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Nagios on MAAS machines

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Using Nagios on MAAS machines

A while back, somebody asked me if I'd ever run Nagios on my MAAS machines, to monitor them. I hadn't, although I do have some considerable experience with Nagios. Using NRPE on MAAS machines presents considerable challenges, because machines are completely wiped out every time they are released. The ideas of working out (1) how to get Nagios to work with MAAS machines to begin with, and (2) how to make NRPE persistent across machine re-deployments were kinda irresistable, so here I am, trying it for real.

Simple guide to getting Nagios on the MAAS host machine

The first step is to get a Nagios server up and running, and it only makes sense to put this on the MAAS host (the box where MAAS is running), since that's where you know you have network access to the various machines from there. I have set up a Nagios server many times before, but, full disclaimer, I found this page to be very helpful at remembering all the steps. I've laid out my own process below, but it's heavily guided by the referenced piece, so credit where credit is due.

First step: Install the package dependencies

The first step is to install the dependencies, that is, the packages Nagios needs in order to build. These include:

  • apache2
  • autoconf
  • bc
  • build-essential
  • dc
  • gawk
  • gcc
  • gettext
  • libapache2-mod-php
  • libc6
  • libgd-dev
  • libmcrypt-dev
  • libnet-snmp-perl
  • libssl-dev
  • make
  • php
  • unzip
  • snmp
  • wget

The two steps for installing these are:

sudo apt update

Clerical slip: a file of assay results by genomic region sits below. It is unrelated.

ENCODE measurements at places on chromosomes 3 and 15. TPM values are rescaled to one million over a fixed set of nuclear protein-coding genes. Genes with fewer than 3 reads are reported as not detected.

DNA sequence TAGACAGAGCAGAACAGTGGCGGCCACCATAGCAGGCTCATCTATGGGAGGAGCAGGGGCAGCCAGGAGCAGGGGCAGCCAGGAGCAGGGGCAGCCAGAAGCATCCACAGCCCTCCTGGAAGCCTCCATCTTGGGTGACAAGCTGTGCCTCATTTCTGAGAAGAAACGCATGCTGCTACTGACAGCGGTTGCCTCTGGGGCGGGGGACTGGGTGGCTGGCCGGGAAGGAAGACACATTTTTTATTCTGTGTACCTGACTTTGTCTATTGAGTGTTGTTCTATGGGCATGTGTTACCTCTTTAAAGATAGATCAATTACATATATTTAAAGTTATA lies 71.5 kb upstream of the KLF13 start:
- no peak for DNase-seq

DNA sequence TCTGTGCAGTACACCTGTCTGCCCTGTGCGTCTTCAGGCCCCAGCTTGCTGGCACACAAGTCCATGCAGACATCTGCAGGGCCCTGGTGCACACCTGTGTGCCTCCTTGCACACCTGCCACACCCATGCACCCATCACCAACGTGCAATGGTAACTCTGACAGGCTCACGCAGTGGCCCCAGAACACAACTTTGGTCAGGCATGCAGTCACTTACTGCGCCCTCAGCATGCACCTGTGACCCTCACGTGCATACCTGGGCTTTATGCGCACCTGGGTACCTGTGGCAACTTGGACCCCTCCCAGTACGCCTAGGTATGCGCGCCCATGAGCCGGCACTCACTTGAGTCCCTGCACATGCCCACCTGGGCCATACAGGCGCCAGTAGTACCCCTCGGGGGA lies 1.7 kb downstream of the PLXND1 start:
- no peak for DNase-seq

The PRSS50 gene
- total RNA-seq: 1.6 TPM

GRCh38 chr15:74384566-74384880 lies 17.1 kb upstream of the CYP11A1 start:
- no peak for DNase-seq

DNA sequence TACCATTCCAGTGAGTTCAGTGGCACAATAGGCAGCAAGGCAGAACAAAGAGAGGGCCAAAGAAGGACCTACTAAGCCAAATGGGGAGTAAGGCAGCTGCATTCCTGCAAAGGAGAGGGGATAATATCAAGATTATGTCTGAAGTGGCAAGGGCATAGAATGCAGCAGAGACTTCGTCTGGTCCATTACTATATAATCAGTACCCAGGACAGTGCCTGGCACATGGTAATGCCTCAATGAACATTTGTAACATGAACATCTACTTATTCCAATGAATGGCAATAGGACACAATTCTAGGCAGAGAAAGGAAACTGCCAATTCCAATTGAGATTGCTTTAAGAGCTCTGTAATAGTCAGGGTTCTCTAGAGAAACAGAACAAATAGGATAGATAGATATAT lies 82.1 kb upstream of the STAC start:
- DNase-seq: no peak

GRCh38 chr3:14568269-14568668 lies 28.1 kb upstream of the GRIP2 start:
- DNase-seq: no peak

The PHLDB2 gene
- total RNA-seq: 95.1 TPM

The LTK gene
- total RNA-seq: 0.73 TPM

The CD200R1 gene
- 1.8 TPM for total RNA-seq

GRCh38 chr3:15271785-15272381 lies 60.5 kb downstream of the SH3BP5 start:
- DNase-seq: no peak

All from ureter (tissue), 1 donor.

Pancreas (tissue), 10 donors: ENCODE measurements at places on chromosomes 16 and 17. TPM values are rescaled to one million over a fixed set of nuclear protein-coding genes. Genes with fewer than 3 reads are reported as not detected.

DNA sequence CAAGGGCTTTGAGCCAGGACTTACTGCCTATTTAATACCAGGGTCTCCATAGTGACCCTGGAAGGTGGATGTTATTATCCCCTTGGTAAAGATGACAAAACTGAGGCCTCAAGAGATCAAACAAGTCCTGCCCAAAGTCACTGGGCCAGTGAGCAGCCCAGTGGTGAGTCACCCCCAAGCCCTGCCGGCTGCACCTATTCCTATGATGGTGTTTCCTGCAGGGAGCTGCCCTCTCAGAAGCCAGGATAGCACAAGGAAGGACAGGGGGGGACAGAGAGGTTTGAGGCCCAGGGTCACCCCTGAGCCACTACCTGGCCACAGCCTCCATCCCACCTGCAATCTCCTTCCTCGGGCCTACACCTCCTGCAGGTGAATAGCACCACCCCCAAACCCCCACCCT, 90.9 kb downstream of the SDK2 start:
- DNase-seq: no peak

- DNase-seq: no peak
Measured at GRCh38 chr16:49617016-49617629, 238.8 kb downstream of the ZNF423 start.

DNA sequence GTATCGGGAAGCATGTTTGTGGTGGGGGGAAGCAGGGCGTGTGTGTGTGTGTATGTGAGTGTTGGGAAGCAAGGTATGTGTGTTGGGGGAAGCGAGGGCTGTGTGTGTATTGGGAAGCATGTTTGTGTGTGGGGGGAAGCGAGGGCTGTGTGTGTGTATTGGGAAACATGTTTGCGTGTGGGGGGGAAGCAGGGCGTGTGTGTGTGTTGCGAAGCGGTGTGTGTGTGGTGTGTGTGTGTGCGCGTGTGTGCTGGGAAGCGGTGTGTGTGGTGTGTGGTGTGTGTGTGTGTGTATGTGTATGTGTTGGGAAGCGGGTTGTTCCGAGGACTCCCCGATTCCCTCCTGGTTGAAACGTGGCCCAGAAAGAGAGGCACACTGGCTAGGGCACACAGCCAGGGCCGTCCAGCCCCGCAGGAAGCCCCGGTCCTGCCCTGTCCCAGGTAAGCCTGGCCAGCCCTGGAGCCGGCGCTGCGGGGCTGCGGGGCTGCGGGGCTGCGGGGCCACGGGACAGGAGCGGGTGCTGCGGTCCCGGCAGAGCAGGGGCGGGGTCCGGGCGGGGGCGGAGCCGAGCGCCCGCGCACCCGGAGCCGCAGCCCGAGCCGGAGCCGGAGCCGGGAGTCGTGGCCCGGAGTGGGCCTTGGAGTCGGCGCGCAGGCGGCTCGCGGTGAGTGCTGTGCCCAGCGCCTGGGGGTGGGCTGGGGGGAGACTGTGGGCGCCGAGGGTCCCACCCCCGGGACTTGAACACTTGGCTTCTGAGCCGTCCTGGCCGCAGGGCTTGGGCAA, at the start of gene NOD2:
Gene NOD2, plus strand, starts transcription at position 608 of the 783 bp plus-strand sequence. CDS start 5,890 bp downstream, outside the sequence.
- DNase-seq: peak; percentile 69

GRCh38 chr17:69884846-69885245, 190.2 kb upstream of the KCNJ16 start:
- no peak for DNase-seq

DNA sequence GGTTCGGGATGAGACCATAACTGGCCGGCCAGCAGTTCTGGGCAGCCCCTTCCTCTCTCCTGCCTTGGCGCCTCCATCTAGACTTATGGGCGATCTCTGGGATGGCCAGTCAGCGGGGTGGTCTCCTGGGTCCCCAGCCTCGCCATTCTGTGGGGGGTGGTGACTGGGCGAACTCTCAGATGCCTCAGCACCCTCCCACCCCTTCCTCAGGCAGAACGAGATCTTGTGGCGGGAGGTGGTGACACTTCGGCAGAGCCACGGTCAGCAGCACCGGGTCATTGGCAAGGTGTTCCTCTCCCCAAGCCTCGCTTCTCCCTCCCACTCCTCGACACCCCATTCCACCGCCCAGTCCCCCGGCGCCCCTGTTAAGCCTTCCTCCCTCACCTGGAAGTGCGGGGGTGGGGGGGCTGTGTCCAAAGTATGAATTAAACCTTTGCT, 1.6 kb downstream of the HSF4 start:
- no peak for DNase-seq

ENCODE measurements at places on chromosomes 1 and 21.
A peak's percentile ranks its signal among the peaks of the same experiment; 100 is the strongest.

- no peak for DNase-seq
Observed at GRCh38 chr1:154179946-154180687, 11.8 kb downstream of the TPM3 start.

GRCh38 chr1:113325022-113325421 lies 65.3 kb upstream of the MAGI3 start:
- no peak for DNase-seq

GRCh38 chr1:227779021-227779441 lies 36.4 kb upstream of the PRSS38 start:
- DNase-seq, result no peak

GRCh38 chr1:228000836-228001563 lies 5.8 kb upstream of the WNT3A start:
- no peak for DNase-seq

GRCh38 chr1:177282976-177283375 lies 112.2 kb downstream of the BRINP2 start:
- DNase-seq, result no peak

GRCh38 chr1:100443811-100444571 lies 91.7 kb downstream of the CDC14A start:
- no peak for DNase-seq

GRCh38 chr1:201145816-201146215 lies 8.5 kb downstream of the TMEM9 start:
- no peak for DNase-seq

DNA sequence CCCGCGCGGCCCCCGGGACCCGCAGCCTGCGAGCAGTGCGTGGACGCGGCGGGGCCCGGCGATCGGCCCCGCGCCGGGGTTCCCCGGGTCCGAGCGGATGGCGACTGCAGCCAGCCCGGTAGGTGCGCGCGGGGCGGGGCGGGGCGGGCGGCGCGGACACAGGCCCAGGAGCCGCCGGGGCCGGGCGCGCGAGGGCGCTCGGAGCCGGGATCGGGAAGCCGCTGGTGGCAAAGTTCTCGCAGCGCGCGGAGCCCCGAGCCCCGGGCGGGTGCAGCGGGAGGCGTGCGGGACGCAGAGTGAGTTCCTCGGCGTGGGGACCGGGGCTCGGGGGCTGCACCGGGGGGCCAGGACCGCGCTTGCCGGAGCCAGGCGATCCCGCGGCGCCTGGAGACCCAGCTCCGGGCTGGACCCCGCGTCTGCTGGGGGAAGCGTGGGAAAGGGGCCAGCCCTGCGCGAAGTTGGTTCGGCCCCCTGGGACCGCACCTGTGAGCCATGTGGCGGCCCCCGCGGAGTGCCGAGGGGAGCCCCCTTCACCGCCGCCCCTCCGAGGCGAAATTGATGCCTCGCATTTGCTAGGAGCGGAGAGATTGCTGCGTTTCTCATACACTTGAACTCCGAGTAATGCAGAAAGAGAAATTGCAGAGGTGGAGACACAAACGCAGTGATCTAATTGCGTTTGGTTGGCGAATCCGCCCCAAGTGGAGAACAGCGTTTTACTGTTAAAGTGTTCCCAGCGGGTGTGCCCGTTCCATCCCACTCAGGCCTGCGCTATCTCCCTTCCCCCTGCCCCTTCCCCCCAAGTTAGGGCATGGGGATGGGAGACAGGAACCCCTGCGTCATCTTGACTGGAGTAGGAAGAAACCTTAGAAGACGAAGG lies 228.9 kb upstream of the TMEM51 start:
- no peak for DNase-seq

sudo apt install -y {list of dependencies above}

Installing Nagios Core

The latest version of Nagios Core (the free version) as of this writing is 4.4.6. You can download it from nagios with your browser, or you can wget it like this:

wget https://github.com/NagiosEnterprises/nagioscore/archive/nagios-4.4.6.tar.gz

It helps if you either (a) put it in your home directory, or (b) create a dedicated directory so that you don't lose track of the download.

Once you've got it, you need to compile and install it. Pretty standard stuff:

sudo ./configure --with-httpd-conf=/etc/apache2/sites-enabled
sudo make all

When that's done, you'll want to get the nagios user squared away (it may have been done for you, FWIW):

sudo make install-groups-users
sudo usermod -a -G nagios www-data

Then install a boatload of stuff:

sudo make install
sudo make install-daemoninit
sudo make install-commandmode
sudo make install-config
sudo make install-webconf
sudo a2enmod rewrite cgi

Restarting the Apache service probably won't work now, but you can try:

systemctl restart apache2

You'll probably need to add a couple of files:

$ a2enmod auth_digest
Considering dependency authn_core for auth_digest:
Module authn_core already enabled
Enabling module auth_digest.
To activate the new configuration, you need to run:
  systemctl restart apache2

$ a2enmod authz_groupfile
Considering dependency authz_core for authz_groupfile:
Module authz_core already enabled
Enabling module authz_groupfile.
To activate the new configuration, you need to run:
  systemctl restart apache2

Then just try restarting Apache again:

systemctl restart apache2

Create your nagiosadmin user

Next step is to create a usable Nagios admin user; for this exercise, we'll call that user nagionsadmin:

sudo htpasswd -c /usr/local/nagios/etc/htpasswd.users nagiosadmin

You'll need to type a password in this step.

Setup the Unix firewall

If you've got the firewall turned on, or you're planning on using it, you'll want to set it up, like this:

for svc in Apache ssh
ufw allow $svc
ufw enable

That gets the Nagios core installed and running; next is the NRPE plugins on the Nagios core server.

Updated 2021-02-11 Thu 20:01 by stormrider (stormrider)

Copyright (C) 2020 by Bill Wear. All rights reserved, but asking to use is permitted and welcome.